It is hard to fool a Manchester United supporter – especially those who are under 25 years old that realistically have never witnessed a bad spell at the club. Yes, of course you can mention the ‘Djemba-Djemba’ era, but in all fairness – even within that bad patch, United remained within the top two or three sides domestically, competed in European competition, won cups, ran out in showpiece games, and still enjoyed success most clubs could only dream of.
Manchester United supporters can sniff out a fake within minutes; We all remember William Prunier, right? No? Well more recently the Old Trafford faithful have witnessed the efforts and failures of such players as Liam Miller, Kleberson, David Bellion and the extremely popular, but not very good, Bebe.
So where does Johnny Evans fit in at United? asks Nathon Woodhead Twitter: @Nathonw
Over the last year or so, the emergence of Johnny Evans has been significantly great. He has benefitted from a longer run in the first team than ever before, he has started ahead of Rio Ferdinand in important matches and he has found the best form of his career; but for many fans, pundits and football experts, the jury is still out.
Evans is a big lad and wins 99% of aerial challenges; he posses good technical ability and like any good modern central defender, can pass a ball. His decision making has improved as has his communication – I have always been of the opinion that Johnny Evans is a confidence player, and if United do not concede while he is on the pitch, he will be even better in the next game; so after seeing red against Stuart Holden of Bolton last season, or seeing red in the infamous 6-1 drubbing at home to Manchester City this season, I have been pleasently surprised, as have all of the twitter warriors that love a scapegoat or two, that ‘big Jonny’ has come back stronger.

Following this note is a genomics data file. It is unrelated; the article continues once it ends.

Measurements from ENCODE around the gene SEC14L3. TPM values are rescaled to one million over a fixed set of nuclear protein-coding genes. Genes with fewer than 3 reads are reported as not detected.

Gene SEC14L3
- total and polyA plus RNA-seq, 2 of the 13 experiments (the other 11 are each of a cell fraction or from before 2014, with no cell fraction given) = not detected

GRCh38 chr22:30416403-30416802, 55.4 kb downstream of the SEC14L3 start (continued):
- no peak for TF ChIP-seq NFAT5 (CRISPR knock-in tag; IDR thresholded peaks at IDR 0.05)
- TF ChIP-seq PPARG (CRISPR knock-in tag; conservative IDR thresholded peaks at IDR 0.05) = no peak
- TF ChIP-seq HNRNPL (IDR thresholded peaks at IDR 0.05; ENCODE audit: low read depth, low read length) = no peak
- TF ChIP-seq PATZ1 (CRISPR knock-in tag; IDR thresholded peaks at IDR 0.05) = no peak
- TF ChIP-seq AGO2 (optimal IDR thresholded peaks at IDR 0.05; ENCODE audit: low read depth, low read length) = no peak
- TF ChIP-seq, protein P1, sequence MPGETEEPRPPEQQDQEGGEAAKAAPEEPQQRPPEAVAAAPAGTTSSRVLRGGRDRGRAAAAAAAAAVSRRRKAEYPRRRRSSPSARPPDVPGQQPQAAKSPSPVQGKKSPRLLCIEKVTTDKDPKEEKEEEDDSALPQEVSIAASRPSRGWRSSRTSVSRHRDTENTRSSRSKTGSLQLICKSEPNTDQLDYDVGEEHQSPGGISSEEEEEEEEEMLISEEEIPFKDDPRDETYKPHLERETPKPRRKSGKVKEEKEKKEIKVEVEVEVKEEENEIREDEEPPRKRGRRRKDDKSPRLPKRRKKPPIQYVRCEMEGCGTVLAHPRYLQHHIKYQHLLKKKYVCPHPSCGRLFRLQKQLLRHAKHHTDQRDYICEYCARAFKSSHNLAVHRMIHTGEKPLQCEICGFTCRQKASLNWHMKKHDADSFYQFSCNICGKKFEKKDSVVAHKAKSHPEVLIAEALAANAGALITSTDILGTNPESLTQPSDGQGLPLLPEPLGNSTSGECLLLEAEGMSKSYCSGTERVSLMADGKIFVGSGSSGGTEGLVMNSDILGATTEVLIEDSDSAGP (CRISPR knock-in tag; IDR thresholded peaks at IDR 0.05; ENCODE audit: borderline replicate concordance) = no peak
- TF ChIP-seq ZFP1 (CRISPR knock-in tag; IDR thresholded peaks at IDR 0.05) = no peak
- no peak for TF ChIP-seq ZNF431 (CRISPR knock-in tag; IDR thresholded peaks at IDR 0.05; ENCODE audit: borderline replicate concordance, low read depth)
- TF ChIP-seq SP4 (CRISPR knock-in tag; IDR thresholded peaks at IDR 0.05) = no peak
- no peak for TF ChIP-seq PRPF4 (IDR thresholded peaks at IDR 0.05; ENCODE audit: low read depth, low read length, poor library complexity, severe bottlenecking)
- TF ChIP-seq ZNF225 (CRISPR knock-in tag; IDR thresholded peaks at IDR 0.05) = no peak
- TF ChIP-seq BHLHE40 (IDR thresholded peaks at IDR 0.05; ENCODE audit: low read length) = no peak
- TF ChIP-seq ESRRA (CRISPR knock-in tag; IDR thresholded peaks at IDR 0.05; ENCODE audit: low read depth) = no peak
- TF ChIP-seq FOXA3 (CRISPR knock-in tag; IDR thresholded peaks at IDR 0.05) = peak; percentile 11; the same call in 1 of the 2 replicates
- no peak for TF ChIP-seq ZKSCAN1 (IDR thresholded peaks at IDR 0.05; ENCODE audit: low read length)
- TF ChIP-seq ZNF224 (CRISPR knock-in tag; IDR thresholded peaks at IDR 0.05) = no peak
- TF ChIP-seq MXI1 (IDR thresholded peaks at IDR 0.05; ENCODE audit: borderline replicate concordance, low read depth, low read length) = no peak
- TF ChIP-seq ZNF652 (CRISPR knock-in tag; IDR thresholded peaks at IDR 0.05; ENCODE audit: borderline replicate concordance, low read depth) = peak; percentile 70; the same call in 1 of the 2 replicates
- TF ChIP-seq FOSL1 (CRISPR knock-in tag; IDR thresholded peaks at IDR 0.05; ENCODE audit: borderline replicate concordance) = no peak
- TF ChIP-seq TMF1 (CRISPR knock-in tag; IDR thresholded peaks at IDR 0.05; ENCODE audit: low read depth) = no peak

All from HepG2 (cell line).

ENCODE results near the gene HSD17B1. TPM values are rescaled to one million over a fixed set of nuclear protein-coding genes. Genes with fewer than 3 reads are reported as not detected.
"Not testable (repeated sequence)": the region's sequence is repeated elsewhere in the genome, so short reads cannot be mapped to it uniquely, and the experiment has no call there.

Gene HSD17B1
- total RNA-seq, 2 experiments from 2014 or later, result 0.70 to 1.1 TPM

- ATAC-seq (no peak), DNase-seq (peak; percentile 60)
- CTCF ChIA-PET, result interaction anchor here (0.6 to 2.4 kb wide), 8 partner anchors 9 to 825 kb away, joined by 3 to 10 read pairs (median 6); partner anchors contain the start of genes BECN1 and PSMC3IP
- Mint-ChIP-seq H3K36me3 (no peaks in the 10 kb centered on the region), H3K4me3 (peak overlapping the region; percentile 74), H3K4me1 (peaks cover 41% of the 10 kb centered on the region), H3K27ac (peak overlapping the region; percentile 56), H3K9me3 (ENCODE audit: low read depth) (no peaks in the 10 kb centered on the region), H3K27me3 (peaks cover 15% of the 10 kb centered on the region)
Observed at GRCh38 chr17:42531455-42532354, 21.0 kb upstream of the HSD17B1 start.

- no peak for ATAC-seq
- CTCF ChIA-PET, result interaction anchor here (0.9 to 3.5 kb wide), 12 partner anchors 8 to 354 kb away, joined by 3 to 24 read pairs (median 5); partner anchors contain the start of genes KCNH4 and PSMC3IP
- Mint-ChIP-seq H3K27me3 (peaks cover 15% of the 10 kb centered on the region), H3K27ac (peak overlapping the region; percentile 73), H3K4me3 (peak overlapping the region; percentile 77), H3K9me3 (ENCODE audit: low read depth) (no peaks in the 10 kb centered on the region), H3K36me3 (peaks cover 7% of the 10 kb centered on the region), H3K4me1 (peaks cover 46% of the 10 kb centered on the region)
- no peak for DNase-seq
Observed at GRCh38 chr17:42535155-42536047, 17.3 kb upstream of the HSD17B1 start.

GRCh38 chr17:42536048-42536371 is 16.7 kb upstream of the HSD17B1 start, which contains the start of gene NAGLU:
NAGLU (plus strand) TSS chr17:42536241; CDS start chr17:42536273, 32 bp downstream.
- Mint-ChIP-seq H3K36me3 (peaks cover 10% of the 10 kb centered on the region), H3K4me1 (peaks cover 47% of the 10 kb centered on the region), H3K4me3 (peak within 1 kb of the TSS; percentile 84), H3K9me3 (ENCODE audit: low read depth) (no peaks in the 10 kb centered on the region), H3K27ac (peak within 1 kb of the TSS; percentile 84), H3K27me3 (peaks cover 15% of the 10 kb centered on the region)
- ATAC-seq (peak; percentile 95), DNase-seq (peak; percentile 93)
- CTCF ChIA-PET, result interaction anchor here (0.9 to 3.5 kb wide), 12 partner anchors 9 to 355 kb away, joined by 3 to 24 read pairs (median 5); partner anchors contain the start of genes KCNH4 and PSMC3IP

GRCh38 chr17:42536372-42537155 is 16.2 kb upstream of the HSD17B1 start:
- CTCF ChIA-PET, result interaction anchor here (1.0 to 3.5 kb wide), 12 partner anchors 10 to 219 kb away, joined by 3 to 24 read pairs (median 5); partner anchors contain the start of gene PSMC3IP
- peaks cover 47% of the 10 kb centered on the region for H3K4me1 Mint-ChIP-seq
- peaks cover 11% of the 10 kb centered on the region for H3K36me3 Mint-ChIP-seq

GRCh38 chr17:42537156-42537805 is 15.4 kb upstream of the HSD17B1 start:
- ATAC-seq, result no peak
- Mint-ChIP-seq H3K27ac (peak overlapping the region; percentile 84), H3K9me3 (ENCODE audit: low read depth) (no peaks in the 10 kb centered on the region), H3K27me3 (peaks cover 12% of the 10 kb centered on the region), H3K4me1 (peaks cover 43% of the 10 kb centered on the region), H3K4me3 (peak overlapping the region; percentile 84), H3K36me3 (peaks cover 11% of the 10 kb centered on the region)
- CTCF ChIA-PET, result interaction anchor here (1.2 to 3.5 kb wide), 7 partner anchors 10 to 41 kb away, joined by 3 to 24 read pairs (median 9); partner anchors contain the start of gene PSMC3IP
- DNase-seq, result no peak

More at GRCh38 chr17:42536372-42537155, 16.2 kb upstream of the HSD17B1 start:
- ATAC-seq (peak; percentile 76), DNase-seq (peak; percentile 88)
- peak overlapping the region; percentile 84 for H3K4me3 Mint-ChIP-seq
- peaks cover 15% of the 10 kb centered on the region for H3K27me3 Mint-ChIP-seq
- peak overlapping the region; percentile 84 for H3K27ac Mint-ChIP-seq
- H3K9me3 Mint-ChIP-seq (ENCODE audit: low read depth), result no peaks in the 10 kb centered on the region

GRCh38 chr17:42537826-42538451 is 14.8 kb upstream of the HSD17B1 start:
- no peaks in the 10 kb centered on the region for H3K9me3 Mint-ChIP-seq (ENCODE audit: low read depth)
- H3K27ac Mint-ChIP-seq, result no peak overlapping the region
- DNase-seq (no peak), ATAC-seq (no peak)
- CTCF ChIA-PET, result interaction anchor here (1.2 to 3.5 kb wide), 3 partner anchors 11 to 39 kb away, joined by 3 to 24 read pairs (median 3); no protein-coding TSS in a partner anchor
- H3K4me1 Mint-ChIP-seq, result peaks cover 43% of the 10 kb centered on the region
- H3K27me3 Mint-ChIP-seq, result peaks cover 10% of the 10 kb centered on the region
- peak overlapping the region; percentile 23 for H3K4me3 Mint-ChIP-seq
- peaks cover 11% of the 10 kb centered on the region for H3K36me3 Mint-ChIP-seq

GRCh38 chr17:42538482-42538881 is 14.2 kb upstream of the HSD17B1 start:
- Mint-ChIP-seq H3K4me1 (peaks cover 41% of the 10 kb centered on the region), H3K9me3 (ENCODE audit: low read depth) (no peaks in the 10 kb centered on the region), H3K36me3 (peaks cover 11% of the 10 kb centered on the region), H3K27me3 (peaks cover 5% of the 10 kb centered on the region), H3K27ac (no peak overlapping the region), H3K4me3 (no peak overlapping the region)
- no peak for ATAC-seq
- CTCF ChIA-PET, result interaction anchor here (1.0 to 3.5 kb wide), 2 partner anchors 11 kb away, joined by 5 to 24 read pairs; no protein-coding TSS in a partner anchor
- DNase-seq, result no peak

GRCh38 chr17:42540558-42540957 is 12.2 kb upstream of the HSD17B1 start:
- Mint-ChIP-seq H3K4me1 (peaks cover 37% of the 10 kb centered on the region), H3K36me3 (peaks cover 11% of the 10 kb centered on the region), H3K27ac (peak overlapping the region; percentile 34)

An Arsenal fan once mockingly asked, “If Johnny Evans is the answer, what is the question” sparking debate that the tall defender is one from the ‘Fergie List’. For those unfamilier with the ‘Fergie List’ – it is apparently full of below average players who command praise simply because they play for Manchester United – and had they move club, they would instantly get found out to be your ‘run of the mill’ footballer.
2011-2012 has seen Manchester United compete domestically, but come unstuck in two European competitions by teams that would not even fall into ‘Europes Mediocre’ let alone ‘Europes Finest’.
Of course Evans isn’t to blame, but does anybody realistically think when Fernando Llorente stepped out onto the pitch, he shook in his boots at the thought of facing Evans? Or did he see it as an opportunity to face an average defender riding his luck playing for a massive club, that will lose his place in the side as soon as Nemanja Vidic is fit?
I think the score of this tie, and the performance of Llorente answer this question.
Manchester United are currently in transition. Players who should have moved, didn’t; players who did retire, came back; youthful players are breaking into the side and of course Ferguson has dipped into the transfer market and picked up some exceptional young talent that will take time to find their feet at a club of this size.
Give it two seasons max – and United will be strolling to the semi finals or the elite European competitions as they have been for the last 15 seasons. Of course every five or six years United do fail to meet the high standards set, but it always coincides with the building of a new squad, the lack of competiton domestically, and of course – working out who is world class and who is winging it and getting away with being bailed out by his team mates week in, week out.
I believe Johnny Evans is a good footballer, with a future at Manchester United – but as a bit part player. If United want to win the European Cup, it simply will not happen with Evans as a regular.
Yes he is having the best season of his career and has been our best defender, but lets face it – being our best defender this season hasn’t been a hard thing to do.
Of course Johnny Evans will ‘do a job’ against the Wolves, Wigans and Aston Villa’s of this world – but against a Barcelona, Real Madrid or Bayern Munich – no chance. It will simply be a step to far for the man from Northern Ireland.